What Memories Can Bring

The friendship of two women comes full circle.

November/December 2016

Reading time min

What Memories Can Bring

Illustration: Brian Ajhar

I was crying. I was laid up in bed recovering from knee replacement surgery, trying not to cry—but bursting into tears with sudden wild, tragic sobs. On television was a much anticipated Great Performances—Joan Baez celebrating her 75th birthday with many of the great musicians of her time. At one point Judy Collins came onstage to do a duet with her—these exquisite women, beautiful in age, Joan with her radiant smile and thrilling voice, Judy with clouds of snow-white hair framing her lovely face as the two sang in perfect harmony.

I had a sudden memory of being at Stanford Village more than 50 years ago on a night in winter when we had run out of baby food and I had asked my husband, Joe, to pick up some Gerber’s applesauce. He walked off in the direction of the Menlo Park Library and a little grocery store on Willow Road. As I waited for him, I began to feel he had been gone too long. I became anxious. I thought of calling my next-door neighbor Ellen, another young woman with a baby girl—the two of us had become good friends.

Nearly every day, we carried our daughters outside to the grass in front of the student housing barracks. Our babies were just learning how to walk. Their little pearly teeth were coming in. Their laughter was like the sound of silver bells tinkling in the sunny air.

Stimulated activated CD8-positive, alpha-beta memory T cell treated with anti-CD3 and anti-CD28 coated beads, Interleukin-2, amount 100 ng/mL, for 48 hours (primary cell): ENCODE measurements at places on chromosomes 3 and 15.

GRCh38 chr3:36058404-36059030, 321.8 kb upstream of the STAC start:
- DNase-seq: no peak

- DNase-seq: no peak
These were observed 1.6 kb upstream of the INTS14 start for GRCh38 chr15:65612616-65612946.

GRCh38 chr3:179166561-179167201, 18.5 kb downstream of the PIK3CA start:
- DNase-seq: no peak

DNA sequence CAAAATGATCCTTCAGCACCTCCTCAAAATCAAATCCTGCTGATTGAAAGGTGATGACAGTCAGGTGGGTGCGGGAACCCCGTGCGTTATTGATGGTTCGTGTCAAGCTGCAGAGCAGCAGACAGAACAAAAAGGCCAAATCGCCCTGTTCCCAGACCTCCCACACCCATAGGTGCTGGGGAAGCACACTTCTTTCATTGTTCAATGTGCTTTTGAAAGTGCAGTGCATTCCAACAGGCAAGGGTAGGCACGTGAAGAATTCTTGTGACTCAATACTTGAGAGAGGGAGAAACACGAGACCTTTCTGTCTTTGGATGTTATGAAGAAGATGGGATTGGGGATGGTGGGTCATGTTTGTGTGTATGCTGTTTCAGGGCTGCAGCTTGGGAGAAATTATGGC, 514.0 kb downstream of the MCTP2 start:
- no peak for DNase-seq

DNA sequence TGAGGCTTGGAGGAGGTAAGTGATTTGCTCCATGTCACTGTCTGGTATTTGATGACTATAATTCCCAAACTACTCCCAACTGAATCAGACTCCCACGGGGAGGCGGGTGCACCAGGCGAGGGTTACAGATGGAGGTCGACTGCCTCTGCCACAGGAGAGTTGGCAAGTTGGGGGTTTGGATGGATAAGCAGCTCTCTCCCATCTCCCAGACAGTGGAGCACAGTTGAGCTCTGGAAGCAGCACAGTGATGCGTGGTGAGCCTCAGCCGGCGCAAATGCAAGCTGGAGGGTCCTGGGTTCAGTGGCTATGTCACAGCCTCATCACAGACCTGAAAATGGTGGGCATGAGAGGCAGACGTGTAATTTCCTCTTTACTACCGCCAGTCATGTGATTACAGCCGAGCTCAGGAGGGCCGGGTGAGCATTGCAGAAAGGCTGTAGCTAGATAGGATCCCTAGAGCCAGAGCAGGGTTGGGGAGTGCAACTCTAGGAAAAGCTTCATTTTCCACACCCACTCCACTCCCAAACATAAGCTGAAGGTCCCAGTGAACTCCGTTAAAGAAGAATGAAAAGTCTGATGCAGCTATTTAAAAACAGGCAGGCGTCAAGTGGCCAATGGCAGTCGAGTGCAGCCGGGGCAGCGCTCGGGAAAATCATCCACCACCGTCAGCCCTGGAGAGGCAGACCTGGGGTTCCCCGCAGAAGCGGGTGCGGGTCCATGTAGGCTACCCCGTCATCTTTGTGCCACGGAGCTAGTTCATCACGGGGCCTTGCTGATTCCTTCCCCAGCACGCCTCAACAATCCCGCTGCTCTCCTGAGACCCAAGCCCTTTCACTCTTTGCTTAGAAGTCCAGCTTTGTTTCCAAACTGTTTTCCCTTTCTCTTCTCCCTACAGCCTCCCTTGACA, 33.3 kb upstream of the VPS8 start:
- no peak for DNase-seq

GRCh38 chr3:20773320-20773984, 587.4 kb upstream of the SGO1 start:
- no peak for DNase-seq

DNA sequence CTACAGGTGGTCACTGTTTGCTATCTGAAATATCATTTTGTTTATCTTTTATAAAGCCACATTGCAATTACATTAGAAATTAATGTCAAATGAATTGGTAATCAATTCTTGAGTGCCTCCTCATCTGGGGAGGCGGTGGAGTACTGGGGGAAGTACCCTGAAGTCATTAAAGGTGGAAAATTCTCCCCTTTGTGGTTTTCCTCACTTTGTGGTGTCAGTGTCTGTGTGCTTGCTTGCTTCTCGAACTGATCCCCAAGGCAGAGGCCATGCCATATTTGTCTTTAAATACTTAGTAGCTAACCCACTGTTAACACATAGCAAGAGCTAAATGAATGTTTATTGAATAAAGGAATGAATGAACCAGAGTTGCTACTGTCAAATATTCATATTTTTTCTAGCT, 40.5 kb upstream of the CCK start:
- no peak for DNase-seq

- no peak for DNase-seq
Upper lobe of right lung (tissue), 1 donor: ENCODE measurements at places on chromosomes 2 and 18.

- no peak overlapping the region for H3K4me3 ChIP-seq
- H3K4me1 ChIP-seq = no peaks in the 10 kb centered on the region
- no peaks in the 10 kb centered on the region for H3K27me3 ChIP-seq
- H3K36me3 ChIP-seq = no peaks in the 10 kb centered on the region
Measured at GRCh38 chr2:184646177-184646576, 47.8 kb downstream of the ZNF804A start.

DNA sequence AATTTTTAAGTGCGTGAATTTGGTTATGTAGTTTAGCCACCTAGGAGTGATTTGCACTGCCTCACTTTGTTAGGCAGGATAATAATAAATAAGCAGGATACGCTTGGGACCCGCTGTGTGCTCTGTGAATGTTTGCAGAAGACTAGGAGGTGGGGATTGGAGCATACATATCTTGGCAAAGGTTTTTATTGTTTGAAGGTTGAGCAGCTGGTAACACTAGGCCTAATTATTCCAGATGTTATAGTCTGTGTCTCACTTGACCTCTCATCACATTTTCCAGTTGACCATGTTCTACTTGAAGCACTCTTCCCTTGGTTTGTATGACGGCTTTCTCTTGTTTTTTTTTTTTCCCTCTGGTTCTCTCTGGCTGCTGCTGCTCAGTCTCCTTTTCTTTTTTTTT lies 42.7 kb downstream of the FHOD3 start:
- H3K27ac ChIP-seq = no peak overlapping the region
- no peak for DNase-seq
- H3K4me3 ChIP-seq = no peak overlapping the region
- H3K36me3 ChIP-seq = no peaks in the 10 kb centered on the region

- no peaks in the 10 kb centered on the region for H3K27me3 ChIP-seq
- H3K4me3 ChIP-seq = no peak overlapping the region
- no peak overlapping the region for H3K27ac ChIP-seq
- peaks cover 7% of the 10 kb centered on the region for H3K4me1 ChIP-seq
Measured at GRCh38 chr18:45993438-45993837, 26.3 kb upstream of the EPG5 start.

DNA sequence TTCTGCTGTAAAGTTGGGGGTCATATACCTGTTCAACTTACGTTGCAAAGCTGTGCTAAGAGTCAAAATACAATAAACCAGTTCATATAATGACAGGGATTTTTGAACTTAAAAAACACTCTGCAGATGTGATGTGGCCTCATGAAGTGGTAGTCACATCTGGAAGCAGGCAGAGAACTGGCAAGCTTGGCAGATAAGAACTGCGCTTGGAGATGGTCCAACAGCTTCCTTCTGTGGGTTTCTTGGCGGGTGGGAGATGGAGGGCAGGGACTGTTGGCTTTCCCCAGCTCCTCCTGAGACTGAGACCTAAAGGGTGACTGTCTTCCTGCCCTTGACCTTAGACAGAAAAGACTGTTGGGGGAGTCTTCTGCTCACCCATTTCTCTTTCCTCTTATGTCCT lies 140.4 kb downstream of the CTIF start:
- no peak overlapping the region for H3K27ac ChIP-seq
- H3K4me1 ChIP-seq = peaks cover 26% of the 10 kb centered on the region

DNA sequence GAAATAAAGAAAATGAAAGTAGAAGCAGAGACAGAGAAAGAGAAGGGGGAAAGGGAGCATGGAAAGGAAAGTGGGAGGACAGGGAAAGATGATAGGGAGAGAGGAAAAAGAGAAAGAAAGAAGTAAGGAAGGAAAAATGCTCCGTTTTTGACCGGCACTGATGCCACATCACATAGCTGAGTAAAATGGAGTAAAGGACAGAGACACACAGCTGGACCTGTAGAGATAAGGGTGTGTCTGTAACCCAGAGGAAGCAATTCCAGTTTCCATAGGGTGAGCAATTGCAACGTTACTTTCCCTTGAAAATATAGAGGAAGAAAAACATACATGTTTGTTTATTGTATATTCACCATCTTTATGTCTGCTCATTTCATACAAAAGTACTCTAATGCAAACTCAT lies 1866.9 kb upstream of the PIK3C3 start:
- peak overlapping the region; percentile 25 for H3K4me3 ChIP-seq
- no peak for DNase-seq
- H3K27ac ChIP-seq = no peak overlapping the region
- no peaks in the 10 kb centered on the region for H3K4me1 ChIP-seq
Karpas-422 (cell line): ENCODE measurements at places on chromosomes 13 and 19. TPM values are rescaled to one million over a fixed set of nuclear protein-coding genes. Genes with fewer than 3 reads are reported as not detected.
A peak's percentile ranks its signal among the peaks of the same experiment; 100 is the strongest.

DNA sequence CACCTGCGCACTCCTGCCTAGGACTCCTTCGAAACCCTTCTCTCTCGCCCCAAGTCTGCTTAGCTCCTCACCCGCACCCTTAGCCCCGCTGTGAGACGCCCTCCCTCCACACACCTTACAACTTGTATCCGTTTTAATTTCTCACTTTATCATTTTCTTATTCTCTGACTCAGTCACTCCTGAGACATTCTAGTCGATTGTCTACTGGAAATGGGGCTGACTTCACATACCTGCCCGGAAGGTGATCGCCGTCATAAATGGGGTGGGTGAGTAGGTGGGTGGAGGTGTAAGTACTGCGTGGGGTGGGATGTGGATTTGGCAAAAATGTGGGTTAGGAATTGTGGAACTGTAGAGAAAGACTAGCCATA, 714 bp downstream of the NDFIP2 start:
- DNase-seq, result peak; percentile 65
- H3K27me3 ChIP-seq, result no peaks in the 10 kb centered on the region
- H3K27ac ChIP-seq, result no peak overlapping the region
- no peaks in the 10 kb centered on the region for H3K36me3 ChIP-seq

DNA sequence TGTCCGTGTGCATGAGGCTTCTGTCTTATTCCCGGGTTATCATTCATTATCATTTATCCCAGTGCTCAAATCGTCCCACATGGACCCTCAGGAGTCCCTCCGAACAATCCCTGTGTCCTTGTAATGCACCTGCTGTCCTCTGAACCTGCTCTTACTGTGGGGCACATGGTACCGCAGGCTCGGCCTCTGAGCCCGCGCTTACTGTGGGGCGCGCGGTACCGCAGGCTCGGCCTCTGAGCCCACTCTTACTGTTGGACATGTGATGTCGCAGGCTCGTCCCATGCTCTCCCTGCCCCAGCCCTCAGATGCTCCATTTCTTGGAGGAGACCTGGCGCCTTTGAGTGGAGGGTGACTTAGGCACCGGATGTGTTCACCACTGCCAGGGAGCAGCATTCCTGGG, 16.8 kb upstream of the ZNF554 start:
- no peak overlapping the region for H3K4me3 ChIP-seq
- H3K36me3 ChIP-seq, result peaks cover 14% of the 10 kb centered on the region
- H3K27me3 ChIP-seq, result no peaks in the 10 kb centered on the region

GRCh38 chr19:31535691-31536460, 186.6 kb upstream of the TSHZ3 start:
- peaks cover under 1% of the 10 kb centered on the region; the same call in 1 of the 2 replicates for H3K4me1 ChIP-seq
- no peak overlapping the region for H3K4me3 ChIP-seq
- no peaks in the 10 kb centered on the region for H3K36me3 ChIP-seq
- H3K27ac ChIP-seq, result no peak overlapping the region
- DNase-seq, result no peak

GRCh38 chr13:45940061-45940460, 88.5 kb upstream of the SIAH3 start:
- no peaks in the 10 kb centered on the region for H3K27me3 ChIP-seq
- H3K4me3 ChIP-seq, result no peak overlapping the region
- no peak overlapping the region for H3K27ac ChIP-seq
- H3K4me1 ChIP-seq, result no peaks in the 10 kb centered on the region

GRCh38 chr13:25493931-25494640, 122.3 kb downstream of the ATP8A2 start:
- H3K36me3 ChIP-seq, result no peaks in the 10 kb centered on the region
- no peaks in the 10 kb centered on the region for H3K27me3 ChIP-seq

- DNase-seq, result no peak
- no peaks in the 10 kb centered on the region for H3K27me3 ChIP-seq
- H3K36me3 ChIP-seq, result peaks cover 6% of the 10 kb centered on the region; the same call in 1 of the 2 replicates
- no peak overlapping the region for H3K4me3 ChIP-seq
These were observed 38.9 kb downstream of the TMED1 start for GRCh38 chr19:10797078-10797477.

It was a magical time to be young and in love, to have a new baby, to be at the start of life with so many promises before us. Ellen and I often talked about the enchantment we felt about our lives . . . how high we were on life itself. Drugs held no invitation for us.

When I called Ellen, she urged me not to worry. In fact, she would come over and wait with me. We sat in the crystal night, sensing the waters of the bay not so far away. When finally we saw Joe walking slowly toward us, he was carrying no bag of baby food.

“Something so strange happened,” he said to us. “I stopped in Kepler’s. I was looking at some books, and I realized a woman was standing beside me. I began to hear this kind of otherworldly humming. A woman was humming.” 

We waited for him to go on. “So I looked sideways toward her and there she was, we were inches apart, Joan Baez was singing next to me, almost singing to me.”

Ellen, beside me in her chair, squeezed my hand. We all owned albums of the songs of Baez. On this night my husband had been blessed, face to face, breath to breath.

Now, a lifetime later, as Joe watched the Baez concert with me, we relived that memory together. Our children lived far, far away. But my Stanford friend Ellen lived nearby. We called each other often. Surely it wasn’t too late for me to phone her right now. 

“Ellen, it’s Merrill. Are you watching Joan Baez?”

“Yes,” she said. “Of course I am. I’m crying.”

“I’m crying too.”

“I’m recording it. We can watch it together.”

“Yes, we’ll cry together,” I promised. “As soon as I can walk I’ll come over there, and we’ll hold hands, and we’ll be young again.”

Merrill Joan Gerber, Gr. ’63, is a former Stegner fellow (1962-63), a novelist and a short story writer. Her most recent memoir, Beauty and the Breast: A Tale of Breast Cancer, Love, and Friendship, was published in October. She teaches fiction writing at Caltech.

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